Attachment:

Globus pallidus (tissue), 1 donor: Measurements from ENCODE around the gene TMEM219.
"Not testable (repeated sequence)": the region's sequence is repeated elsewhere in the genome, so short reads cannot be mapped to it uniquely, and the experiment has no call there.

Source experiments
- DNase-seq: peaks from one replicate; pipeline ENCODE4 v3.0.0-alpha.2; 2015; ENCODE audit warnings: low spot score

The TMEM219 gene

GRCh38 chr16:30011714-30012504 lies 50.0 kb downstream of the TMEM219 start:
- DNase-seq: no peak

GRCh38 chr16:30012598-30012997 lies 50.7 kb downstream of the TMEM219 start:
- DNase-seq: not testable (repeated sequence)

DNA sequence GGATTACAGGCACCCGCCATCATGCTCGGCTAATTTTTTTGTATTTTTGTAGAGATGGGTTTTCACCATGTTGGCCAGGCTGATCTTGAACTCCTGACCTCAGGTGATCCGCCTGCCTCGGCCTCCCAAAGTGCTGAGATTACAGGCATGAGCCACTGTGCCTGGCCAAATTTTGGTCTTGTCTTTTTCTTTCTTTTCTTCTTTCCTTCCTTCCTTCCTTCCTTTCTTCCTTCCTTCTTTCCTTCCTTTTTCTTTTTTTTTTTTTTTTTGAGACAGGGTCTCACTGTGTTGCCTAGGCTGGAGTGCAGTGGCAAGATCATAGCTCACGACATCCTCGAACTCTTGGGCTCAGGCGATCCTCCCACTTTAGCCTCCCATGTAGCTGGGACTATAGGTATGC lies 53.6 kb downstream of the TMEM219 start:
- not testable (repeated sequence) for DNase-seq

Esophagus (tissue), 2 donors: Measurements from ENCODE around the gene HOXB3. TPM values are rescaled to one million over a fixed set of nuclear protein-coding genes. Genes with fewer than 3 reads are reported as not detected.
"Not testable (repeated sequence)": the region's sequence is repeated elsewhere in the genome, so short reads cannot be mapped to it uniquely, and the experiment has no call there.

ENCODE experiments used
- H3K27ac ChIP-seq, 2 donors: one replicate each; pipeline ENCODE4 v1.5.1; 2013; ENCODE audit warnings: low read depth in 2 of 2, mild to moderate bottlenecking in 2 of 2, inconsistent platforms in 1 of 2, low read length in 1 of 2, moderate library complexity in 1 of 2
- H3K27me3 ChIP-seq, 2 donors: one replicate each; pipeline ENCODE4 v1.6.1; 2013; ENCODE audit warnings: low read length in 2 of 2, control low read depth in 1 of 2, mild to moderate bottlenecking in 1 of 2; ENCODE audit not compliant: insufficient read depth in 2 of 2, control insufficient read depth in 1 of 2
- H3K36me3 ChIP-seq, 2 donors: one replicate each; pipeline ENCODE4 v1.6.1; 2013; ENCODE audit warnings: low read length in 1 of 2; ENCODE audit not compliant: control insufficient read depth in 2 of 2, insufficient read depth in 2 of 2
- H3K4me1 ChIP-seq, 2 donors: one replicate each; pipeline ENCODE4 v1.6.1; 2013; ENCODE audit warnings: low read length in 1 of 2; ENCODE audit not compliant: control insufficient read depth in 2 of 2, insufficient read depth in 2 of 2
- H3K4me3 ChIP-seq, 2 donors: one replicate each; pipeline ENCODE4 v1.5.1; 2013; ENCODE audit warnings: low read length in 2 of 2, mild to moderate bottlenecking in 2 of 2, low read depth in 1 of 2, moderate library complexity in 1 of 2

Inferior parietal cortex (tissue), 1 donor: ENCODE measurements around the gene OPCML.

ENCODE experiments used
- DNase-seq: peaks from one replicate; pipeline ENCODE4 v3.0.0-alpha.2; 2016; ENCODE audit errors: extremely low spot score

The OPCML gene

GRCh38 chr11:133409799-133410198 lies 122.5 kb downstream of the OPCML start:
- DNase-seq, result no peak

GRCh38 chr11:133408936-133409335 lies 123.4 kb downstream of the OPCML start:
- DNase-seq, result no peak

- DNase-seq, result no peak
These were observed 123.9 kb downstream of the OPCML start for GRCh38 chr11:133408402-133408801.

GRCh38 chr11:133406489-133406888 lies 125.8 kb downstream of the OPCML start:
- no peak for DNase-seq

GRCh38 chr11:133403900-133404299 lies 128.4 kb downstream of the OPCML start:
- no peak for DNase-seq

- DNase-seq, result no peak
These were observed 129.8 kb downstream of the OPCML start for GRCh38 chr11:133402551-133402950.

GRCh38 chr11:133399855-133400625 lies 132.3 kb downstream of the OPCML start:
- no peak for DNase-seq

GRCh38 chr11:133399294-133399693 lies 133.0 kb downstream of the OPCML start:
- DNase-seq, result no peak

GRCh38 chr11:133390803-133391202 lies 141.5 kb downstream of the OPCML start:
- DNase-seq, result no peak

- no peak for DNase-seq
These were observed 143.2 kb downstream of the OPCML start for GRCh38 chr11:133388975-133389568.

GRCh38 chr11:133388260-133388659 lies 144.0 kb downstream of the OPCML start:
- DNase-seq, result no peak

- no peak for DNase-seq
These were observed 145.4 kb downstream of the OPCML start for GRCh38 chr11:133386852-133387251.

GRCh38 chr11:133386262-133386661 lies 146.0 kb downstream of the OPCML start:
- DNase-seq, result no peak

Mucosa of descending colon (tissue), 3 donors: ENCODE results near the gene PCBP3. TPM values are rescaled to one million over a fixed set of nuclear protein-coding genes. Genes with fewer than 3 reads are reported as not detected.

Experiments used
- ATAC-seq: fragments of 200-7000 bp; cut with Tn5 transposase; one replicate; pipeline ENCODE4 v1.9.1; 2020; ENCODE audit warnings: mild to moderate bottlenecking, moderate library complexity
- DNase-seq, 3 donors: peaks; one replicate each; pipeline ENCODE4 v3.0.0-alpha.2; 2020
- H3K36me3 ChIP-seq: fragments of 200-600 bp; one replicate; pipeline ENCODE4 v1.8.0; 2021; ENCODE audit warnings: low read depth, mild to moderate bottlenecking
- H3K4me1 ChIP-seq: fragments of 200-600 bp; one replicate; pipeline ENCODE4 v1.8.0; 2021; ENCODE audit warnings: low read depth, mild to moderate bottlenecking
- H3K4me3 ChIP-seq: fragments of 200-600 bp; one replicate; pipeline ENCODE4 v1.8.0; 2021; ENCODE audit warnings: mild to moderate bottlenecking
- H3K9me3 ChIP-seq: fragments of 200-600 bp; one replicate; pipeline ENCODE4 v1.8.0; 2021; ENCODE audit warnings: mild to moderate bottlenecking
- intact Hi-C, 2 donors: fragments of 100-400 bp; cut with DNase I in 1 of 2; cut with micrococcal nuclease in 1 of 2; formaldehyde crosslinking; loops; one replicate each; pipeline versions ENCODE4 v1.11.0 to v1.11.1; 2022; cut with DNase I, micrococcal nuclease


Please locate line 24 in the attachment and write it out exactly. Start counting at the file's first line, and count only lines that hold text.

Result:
GRCh38 chr11:133409799-133410198 lies 122.5 kb downstream of the OPCML start: